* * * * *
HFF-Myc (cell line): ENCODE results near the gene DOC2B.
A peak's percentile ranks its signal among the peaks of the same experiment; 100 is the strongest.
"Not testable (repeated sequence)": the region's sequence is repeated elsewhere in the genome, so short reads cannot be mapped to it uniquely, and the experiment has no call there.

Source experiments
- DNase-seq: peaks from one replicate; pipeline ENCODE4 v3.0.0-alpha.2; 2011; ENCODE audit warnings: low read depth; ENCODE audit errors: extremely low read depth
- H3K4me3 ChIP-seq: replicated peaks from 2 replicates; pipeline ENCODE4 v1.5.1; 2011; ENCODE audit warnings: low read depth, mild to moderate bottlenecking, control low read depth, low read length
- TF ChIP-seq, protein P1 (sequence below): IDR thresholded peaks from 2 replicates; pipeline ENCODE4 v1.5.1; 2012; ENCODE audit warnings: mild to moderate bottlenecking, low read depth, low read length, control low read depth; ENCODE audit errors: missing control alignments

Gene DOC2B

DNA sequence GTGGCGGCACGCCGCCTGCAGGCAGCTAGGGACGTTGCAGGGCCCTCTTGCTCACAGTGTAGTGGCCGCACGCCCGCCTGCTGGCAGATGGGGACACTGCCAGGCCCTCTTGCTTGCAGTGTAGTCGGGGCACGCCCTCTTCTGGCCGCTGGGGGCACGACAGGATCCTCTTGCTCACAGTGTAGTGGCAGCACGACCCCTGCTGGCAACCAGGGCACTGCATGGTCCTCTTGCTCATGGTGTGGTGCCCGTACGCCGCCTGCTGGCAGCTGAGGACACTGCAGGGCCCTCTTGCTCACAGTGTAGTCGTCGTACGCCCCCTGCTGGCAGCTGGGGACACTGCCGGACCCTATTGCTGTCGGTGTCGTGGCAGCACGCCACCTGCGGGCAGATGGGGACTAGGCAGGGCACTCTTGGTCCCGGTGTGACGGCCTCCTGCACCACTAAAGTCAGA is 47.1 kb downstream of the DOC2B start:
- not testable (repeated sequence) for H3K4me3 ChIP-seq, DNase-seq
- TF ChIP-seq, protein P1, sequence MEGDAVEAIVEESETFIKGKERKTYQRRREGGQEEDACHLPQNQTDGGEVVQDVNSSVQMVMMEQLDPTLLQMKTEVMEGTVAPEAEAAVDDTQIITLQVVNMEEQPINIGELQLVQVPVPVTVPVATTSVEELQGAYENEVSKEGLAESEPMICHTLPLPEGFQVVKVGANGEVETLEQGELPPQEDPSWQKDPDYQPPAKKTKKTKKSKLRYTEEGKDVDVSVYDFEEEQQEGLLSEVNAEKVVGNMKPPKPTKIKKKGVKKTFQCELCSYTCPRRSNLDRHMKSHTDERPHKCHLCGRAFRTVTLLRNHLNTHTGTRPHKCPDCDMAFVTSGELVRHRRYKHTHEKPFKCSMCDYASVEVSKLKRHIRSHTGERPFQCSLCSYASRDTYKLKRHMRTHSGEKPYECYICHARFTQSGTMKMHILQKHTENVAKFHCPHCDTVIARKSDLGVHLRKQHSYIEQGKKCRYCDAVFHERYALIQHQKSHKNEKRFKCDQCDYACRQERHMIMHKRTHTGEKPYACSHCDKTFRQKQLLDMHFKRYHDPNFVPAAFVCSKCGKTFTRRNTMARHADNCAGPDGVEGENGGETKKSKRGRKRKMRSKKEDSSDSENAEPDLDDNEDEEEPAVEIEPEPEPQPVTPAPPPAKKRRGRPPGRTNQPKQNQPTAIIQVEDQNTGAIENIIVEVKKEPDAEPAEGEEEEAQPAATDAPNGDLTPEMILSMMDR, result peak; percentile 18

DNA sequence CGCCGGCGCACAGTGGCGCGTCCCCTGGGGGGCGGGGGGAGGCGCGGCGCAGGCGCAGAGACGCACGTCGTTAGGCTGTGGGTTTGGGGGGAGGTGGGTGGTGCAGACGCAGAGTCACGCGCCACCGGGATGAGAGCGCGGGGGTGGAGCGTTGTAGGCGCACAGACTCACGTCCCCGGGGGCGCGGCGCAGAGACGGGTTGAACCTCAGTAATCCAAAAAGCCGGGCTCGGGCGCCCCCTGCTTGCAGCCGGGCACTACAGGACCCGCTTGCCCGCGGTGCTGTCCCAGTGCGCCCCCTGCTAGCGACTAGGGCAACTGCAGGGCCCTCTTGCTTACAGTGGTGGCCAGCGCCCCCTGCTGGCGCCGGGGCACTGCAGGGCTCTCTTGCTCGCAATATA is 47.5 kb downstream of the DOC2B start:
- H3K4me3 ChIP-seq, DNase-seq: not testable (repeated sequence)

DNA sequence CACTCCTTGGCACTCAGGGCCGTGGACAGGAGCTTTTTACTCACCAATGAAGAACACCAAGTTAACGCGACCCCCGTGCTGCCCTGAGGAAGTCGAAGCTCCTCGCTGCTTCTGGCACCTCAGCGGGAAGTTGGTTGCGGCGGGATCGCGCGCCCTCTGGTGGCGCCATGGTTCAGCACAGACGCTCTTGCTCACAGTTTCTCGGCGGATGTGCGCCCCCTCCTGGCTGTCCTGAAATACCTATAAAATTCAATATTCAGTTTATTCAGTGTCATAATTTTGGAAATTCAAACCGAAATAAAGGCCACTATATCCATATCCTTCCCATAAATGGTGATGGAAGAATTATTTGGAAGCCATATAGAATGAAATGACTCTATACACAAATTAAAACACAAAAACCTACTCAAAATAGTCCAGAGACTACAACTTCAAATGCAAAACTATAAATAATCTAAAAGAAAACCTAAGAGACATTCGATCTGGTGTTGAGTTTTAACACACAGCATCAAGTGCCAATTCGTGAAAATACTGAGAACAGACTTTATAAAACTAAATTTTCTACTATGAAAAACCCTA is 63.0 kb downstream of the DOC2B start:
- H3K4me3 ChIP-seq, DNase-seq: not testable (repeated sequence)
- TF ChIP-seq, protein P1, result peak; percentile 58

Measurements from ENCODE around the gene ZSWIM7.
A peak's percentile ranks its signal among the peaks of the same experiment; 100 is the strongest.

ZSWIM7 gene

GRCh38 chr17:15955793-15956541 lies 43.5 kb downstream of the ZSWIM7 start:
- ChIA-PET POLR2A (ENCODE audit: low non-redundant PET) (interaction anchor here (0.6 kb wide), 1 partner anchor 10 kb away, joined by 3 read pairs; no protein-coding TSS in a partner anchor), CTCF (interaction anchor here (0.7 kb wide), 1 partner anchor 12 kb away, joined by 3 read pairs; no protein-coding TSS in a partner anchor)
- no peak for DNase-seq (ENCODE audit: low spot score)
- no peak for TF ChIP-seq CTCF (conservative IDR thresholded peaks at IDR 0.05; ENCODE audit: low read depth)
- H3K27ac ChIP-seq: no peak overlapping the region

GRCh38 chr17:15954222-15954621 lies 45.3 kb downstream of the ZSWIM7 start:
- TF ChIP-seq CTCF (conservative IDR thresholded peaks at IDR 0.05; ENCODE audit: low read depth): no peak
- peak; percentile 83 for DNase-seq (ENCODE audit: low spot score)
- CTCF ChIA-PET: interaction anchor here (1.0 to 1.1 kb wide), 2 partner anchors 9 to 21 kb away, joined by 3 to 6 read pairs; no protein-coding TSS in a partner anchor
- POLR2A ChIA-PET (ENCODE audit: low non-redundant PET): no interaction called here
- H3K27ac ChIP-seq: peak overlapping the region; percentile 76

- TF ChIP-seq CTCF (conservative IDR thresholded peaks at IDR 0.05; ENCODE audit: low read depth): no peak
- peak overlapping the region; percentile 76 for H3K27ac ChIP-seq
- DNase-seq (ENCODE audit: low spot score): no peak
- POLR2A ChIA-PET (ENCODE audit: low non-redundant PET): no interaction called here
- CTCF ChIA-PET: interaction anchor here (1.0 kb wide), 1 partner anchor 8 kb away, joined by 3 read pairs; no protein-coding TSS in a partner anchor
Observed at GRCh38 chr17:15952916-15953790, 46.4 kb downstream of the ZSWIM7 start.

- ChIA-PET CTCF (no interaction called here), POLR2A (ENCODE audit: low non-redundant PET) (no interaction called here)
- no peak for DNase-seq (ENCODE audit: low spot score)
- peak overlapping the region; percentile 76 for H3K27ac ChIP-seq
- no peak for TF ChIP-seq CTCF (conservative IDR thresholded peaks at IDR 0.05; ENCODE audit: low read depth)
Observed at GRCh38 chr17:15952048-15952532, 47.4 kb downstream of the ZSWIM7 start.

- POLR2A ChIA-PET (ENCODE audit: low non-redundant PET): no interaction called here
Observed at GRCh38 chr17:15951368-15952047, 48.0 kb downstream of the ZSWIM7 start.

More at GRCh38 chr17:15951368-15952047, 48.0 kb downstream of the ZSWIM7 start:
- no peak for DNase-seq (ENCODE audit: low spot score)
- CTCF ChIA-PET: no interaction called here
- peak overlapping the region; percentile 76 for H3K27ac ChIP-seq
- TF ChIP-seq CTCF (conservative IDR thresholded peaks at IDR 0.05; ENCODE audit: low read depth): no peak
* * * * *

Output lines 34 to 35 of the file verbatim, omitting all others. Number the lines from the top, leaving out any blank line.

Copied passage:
- POLR2A ChIA-PET (ENCODE audit: low non-redundant PET): no interaction called here
- CTCF ChIA-PET: interaction anchor here (1.0 kb wide), 1 partner anchor 8 kb away, joined by 3 read pairs; no protein-coding TSS in a partner anchor